Mercedes-AMG GT4 Rumored For 2018 Debut; Will Get Three Trims
A new Mercedes-AMG four-door model, purportedly called GT4, is beginning to seem like less of a rumor and more of a real possibility. Like AMG’s SLS and GT models, the four-door would be exclusive to AMG, and new insider information suggests that it will be built on the same platform as the CLS and positioned against the Porsche Panamera. It would be sold alongside the GT, making it the first time two AMG-exclusive models are sold concurrently.
A new report from Automobile suggests that when it arrives in 2018, the 2018 Mercedes-AMG GT4 model will come in more than one flavor, offering an entire range of both trim levels and drivetrain configurations. The three trim levels will include AMG, AMG S and AMG Sport, while engine options will consist of two 2.9-liter, inline-six diesels producing 300 and 400 horsepower, a turbocharged gasoline inline-six that produces 455 horsepower with the help of a 20-horsepower electric motor, and two V-8s (presumably the same twin-turbo 4.0-liters from the 2016 Mercedes-AMG GT and 2015 Mercedes-AMG C63) producing 557 and 585 horsepower.
Automobile goes on to say that styling will be markedly different from GT, but the GT4 will share a few design themes, including a similar grille and body kit. It will share the CLS’s low, coupe-like roof line, but differentiate itself with a new lighting system, wheels and body panels, including new quarter panels, doors and bumper covers. Like the Panamera, the GT4 will also have a fifth-door hatch. A source at AMG head quarters familiar with the project says it will be priced somewhere between the CLS ($66,000) and GT ($130,000), and go up from there depending on trim and engine options.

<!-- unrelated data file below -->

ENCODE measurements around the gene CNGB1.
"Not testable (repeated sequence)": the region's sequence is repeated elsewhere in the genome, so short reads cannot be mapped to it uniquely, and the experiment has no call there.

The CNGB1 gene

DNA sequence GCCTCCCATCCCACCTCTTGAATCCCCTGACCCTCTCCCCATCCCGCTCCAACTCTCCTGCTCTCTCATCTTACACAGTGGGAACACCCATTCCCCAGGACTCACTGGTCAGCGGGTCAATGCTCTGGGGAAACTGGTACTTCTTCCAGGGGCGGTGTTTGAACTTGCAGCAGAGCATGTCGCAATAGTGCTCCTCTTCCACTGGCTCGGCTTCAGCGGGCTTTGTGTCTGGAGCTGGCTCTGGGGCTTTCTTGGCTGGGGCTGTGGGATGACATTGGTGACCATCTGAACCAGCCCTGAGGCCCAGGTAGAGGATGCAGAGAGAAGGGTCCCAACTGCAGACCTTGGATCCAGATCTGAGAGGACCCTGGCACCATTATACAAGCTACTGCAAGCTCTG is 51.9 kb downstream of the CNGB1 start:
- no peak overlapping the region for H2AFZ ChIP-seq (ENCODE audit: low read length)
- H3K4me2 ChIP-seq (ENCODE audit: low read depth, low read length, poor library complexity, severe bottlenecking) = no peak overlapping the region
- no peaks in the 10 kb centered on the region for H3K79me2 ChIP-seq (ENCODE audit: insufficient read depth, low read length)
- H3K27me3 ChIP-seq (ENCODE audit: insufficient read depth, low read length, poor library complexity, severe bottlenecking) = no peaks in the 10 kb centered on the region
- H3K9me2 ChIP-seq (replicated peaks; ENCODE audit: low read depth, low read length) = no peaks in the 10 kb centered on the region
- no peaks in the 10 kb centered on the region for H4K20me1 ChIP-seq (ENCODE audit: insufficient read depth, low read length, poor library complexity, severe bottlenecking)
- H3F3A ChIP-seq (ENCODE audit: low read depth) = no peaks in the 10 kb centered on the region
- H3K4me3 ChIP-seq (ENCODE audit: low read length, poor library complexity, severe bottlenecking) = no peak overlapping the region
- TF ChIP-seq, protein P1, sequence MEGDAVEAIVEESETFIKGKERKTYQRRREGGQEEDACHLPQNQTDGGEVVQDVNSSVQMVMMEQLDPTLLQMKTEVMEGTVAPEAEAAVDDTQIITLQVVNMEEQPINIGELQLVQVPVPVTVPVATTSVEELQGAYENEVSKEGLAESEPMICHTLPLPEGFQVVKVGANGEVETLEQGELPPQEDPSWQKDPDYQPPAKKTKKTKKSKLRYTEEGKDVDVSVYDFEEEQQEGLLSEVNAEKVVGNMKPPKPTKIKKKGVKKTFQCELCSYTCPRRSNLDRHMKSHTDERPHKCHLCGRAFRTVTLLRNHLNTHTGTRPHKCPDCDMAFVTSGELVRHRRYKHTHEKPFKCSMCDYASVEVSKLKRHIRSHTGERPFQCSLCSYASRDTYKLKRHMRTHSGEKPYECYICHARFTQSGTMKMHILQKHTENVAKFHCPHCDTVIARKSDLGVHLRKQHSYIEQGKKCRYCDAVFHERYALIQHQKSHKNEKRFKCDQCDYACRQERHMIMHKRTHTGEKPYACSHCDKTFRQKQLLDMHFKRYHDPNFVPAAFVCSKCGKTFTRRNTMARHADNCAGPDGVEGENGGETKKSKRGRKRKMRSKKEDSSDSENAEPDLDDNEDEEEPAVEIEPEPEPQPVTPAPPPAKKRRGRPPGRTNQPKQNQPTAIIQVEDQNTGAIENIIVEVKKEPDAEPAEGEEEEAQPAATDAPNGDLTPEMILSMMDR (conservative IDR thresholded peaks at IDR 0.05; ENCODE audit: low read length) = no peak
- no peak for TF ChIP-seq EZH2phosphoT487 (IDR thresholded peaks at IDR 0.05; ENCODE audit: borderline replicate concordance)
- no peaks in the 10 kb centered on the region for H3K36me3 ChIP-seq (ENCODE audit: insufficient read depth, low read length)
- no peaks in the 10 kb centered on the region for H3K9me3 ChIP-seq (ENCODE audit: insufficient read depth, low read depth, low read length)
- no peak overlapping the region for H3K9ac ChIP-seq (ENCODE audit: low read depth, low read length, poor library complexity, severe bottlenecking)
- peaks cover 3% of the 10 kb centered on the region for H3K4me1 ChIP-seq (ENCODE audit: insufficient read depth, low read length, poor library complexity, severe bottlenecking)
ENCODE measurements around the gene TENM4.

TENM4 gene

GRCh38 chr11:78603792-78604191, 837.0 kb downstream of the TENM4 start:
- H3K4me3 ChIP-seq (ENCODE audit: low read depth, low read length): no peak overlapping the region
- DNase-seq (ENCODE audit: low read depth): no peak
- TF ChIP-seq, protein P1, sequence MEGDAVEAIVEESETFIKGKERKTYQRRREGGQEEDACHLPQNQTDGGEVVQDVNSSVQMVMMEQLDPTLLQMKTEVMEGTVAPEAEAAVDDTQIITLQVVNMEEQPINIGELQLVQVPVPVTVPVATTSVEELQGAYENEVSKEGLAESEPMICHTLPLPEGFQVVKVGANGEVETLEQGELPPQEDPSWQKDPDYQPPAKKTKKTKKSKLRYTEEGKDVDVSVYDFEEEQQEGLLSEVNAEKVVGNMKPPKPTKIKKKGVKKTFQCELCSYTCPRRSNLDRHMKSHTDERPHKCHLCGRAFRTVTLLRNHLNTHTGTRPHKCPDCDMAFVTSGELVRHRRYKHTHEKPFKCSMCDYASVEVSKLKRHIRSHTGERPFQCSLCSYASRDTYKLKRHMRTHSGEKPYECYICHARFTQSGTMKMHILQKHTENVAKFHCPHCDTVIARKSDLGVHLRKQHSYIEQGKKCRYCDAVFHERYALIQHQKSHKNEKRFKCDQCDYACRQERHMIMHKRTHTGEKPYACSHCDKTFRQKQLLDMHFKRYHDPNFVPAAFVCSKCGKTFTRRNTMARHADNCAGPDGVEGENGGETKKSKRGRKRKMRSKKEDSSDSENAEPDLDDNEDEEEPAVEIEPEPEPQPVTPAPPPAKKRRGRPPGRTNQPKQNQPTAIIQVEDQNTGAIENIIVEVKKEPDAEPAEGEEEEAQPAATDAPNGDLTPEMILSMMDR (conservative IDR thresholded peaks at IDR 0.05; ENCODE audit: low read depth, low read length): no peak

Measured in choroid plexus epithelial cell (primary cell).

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Why it matters
Aside from a few off-the-cuff comments from Mercedes-AMG boss Tobias Moers about a potential four-door AMG GT at the 2015 New York Auto Show, there has been no official word on this car from Mercedes. Though a stand-alone AMG sedan could make sense. After all, AMG started life as an independent company, making big Mercedes sedans faster. But, until we hear anything official, I’ll continue to be skeptical that such a car is in the works.
Then there’s the name problem. ‘GT4’ doesn’t exactly fit in with Mercedes’ naming conventions, and there’s the much larger issue of it already being used by Stuttgart cross-town rival Porsche and its 2016 Porsche Cayman GT4. You might remember that Porsche was none-to-pleased when Aston Martin tried to use the GT3 name for what is now called the 2016 Aston Martin Vantage GT12.
You can check our speculative review of the model here.